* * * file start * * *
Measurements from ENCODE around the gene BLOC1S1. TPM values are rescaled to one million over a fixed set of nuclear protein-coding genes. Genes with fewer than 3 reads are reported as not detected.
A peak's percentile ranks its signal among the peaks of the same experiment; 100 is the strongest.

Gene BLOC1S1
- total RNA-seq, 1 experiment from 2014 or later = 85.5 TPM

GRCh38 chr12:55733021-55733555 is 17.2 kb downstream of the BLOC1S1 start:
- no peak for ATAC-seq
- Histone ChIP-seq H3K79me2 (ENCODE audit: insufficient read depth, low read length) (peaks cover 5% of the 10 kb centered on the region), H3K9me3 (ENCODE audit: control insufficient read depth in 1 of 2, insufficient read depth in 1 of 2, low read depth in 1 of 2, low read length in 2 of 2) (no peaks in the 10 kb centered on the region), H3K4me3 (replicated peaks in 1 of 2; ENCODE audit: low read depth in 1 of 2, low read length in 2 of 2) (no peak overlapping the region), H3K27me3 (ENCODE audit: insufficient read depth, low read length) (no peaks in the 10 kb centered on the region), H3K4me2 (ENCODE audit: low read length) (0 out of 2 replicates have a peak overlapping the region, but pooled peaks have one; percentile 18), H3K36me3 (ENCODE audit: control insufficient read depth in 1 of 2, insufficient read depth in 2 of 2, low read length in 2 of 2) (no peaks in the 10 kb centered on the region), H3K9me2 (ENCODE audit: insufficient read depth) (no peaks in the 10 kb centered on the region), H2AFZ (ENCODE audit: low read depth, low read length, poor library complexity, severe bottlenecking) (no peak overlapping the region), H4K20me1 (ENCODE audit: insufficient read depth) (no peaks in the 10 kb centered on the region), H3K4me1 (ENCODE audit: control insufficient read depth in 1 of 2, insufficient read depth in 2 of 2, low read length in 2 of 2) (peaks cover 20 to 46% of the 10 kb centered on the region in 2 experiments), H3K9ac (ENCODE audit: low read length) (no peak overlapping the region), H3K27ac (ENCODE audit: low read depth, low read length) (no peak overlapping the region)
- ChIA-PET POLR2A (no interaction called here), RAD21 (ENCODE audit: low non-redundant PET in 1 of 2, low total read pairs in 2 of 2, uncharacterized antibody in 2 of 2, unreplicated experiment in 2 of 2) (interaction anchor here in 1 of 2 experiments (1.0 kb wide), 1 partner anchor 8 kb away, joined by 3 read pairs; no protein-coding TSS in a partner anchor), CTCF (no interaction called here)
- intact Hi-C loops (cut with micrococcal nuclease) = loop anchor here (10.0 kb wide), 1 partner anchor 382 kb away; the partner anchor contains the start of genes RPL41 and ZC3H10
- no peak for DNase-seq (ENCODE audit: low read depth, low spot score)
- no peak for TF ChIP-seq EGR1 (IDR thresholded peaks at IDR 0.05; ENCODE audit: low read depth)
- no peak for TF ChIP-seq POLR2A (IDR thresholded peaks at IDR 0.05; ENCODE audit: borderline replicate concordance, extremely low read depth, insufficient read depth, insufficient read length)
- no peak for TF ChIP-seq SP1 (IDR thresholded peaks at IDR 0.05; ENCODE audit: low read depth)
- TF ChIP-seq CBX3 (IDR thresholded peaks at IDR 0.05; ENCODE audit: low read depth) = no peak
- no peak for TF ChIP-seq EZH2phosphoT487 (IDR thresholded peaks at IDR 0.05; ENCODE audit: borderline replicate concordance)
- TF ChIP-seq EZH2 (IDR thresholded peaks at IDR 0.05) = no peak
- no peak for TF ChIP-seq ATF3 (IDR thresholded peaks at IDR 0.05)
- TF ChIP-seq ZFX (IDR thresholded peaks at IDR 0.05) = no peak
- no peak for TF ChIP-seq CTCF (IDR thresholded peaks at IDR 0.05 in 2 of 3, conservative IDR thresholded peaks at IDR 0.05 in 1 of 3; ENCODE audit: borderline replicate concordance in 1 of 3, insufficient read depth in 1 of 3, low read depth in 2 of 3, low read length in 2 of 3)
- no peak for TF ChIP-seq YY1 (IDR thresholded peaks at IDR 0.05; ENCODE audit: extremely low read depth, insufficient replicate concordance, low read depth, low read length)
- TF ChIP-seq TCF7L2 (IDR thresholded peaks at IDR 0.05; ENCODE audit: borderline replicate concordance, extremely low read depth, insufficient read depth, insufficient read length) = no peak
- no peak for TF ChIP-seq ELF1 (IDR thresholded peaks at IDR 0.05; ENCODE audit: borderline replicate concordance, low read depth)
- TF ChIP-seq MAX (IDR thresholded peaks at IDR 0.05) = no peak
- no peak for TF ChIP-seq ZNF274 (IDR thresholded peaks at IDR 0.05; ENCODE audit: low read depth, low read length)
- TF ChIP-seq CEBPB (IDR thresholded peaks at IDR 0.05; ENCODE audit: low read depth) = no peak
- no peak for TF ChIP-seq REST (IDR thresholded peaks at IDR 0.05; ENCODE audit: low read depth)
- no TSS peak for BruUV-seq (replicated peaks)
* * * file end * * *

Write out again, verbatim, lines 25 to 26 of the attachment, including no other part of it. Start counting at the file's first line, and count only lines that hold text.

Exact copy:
- TF ChIP-seq CEBPB (IDR thresholded peaks at IDR 0.05; ENCODE audit: low read depth) = no peak
- no peak for TF ChIP-seq REST (IDR thresholded peaks at IDR 0.05; ENCODE audit: low read depth)